In May 1984, Bernhard found an escape route. He lined up a sale of the franchise to Sherwood “Woody” Weiser, a Miami-based hotelier who intended to move the team to South Florida for the 1985 season. Weiser persuaded University of Miami Head Coach Howard Schnellenberger to quit his job (he’d led U of M to the national title just a year earlier) in return for part ownership of the USFL franchise and a guaranteed $100,000 salary for life. It turned out to be a horrible decision for Schnellenberger. At league meetings in August 1984, a cabal of new USFL investors led by Trump pushed through a plan to switch to a fall schedule in 1986 and take on the NFL head-to-head. Weiser had zero desire to challenge the Miami Dolphins or U. of M. for attention and play dates at the Orange Bowl during the fall and pulled out of the deal.
After the Miami deal fell apart, Bernhard needed to find a new buyer. He got one in Donald Dizney, a minority partner in the USFL’s popular Tampa Bay Bandits club. Dizney bought out Bernhard and moved the team to Orlando, Florida in October of 1984. Renamed the Orlando Renegades, the team played one final (losing) season in the spring of 1985 before the USFL went out of business in August 1986 on the eve of what was supposed to be its first fall season.
==Washington Federals Game on Fun While It Lasted==
The USFL’s debut weekend and the league’s first broadcast on ABC Sports. The Federals host the Chicago Blitz on March 6, 1983. Lee Corso, ABC’s color commentator for the broadcast, would become the franchise’s head coach in 1985 after the team moved to Orlando.
Back-up quarterback Joe Gilliam (1983) died of a heart attack on Christmas Day, 2000 at age 49.
Federals linebacker Mike Corvino(1983-1984) died in a car accident at age 46 on July 14, 2007.
Former Washington Redskins and Federals (1983) defensive end Coy Bacon died on December 22, 2008 at age 66.
Sharp-looking program from the minor Atlantic Coast Football League (1962-1973). The ACFL was a bus league which was largely confined to the New England states along with New York, New Jersey and Pennsylvania, but occasionally ventured as far as Florida in the South and Indianapolis in the Midwest.
This was the only season in the league for the expansion Hartford Charter Oaks club. They would bolt for the higher level Continental Football League in 1965. The team’s unusual name dated back to a bit of colonial era history (or legend?). In 1687 the King James II of England dispatched Sir Edmund Andros to the restive Colony of Connecticut to seize the colony’s charter and bring the territory more firmly under the British yoke. Andros arrived with an armed force. During a late night debate between the two sides, with the charter laid out on the negotiating table, the candles in the room were suddenly extinguished. When light was restored, the charter had vanished, whisked away by Captain Joseph Wadsworth and secreted inside a massive oak tree on a nearby estate, safe from British hands.
For the Charter Oaks visiting opponents on this evening, the Portland Sea Hawks, it was also their final season in the ACFL. The Maine-based club would soon fold after three seasons of operation. If not the Seahawks farewell game, it was one of the last.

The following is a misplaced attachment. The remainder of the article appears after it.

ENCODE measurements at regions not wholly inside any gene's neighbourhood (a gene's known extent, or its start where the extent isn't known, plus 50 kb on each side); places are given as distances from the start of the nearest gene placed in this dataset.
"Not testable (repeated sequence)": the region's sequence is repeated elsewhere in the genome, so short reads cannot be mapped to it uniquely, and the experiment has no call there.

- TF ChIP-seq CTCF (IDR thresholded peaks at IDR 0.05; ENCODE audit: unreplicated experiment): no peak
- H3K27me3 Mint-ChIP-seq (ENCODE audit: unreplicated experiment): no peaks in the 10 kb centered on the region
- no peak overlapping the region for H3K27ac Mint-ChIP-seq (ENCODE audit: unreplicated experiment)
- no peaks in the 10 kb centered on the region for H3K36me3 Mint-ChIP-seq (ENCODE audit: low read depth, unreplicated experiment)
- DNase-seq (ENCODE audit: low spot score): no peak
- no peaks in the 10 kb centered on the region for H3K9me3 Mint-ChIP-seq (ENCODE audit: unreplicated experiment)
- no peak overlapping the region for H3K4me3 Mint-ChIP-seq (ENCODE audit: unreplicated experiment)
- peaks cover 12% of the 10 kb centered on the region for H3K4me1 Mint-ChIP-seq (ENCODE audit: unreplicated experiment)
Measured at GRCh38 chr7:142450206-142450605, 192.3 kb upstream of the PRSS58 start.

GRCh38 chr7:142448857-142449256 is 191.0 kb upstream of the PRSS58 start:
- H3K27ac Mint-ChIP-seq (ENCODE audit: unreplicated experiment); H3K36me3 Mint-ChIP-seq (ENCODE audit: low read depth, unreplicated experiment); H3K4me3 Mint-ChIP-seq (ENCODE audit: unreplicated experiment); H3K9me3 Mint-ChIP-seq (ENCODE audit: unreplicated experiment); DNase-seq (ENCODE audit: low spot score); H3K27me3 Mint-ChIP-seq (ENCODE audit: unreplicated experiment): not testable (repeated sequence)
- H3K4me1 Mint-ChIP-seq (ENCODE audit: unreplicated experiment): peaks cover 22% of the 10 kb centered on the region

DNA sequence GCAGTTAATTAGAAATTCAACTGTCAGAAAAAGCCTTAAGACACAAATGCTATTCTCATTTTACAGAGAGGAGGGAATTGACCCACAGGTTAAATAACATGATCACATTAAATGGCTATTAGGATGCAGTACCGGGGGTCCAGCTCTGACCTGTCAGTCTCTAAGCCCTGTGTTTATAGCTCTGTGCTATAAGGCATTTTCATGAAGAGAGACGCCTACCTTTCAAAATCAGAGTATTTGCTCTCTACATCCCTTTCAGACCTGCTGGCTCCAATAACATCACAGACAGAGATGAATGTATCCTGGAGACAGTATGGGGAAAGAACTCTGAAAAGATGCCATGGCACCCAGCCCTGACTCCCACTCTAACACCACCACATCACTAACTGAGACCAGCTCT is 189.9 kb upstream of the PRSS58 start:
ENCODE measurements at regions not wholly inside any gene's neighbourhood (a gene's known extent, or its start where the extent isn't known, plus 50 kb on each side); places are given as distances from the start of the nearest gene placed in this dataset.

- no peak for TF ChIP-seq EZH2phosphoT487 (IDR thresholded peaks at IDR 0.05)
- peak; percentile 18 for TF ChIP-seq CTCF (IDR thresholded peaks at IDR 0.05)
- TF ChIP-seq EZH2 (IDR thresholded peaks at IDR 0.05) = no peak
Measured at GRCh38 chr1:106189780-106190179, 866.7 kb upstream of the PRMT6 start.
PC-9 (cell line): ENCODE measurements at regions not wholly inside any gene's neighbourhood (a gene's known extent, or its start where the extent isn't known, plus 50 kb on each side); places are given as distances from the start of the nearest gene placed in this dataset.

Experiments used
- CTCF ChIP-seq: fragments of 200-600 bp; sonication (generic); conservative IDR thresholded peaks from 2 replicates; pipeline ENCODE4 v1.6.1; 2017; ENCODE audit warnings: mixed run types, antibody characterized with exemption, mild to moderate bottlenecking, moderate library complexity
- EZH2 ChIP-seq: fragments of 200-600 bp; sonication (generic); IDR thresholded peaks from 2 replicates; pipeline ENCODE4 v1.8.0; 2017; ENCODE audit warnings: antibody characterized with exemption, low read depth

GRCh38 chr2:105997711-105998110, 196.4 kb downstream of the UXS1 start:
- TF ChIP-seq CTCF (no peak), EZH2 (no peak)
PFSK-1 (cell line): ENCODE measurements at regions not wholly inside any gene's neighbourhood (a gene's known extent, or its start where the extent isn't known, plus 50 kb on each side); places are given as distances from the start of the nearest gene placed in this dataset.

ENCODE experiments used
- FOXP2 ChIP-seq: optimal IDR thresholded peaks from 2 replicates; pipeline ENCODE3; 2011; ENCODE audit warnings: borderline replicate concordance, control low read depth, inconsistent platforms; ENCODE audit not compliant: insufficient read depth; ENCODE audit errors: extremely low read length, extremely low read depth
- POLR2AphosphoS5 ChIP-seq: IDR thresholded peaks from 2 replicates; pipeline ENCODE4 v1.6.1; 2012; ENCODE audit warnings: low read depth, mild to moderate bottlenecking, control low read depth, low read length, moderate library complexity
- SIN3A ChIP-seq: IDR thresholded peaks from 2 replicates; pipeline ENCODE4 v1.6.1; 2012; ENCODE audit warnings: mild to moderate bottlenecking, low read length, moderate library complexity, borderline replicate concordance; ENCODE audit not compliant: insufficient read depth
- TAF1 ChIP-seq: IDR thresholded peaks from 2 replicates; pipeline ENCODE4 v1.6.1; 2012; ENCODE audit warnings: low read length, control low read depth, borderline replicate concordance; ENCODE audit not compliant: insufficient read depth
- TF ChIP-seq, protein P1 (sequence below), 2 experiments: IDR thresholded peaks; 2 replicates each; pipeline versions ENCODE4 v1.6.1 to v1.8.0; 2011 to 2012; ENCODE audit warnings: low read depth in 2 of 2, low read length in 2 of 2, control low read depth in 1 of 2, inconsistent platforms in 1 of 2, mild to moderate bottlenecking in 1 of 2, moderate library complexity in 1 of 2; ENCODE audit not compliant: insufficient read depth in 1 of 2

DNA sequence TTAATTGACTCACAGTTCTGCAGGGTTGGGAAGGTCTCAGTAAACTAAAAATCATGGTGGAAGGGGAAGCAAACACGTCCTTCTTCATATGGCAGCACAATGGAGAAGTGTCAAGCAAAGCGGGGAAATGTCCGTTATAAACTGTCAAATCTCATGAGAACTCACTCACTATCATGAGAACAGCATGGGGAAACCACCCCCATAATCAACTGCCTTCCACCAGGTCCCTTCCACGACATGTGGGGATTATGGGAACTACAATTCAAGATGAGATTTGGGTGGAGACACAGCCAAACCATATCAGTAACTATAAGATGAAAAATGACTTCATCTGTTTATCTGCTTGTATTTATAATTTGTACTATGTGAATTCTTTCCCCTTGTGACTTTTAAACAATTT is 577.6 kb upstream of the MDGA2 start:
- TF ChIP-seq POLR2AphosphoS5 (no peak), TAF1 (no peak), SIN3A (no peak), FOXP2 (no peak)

The big name in this game was Portland’s rookie halfback Terry Evanshen out of Utah State. Evanshen, a Canadian originally from Montreal, toiled for one season in the ACFL. In 1965 he signed with the Canadian Football League’s Montreal Alouettes and won the Gruen Trophy as the league’s Rookie-of-the-Year. Evanshen went on to play 14 seasons in the CFL and established himself as one of the greatest receivers in league history, catching over 90 touchdown passes.
Evanshen retired after the 1978 season and was inducted into the Canadian Football Hall of Fame in 1984. In 1988 he was nearly killed in a devastating car crash which left him in a coma for weeks. When he eventually awoke, he had no memory of his life or career before the accident. Today Evanshen is a motivational speaker. A CTV feature film -The Man Who Lost Himself: The Terry Evanshen Story was released in 2005.
Gorgeous illustrated program from the early years of the American Football League and the dying days of Harry Wismer’s sad sack New York Titans franchise. By November of 1962, Wismer, a former football broadcaster who was among the poorest owners in the fledgling league, was out of money. His personal losses over the AFL’s three years of operation were approaching $2 million.
Out on the turf of the dilapidated Polo Grounds, the Titans faced the Dallas Texans, who were on their way to a Western Division crown and would become the AFL’s 1962 league champions. The Texans offense was paced by future Hall-of Famer Len Dawson at quarterback and perennial All-Pro tailback Abner Haynes.
The Texans routed the Titas 52-31, which is a remarkable score considering Dawson attempted just 12 passes on the day and completed only five of them. But three were for touchdowns, including a 75-yard connection with Abner Haynes to erase New York’s only lead early in the first quarter. Haynes was the star of the day, rushing for 107 yards and two further scores. Curtis McClinton (102 yards and a score) also went over the century mark for the visitors.
Two weeks earlier, Wismer began to bounce player paychecks. This November 11th tilt against Dallas marked the second week in a row that the AFL league office had to cover the Titans’ payroll with assessments pulled from the league’s stronger franchises. AFL Commissioner Joe Foss was in town to oversee the payroll distribution and check on Wismer’s progress in selling the team, which was expected to happen before Thanksgiving. In actuality, the AFL had to prop up the Titans for the entire final month of the season, as the sale drifted on into the New Year.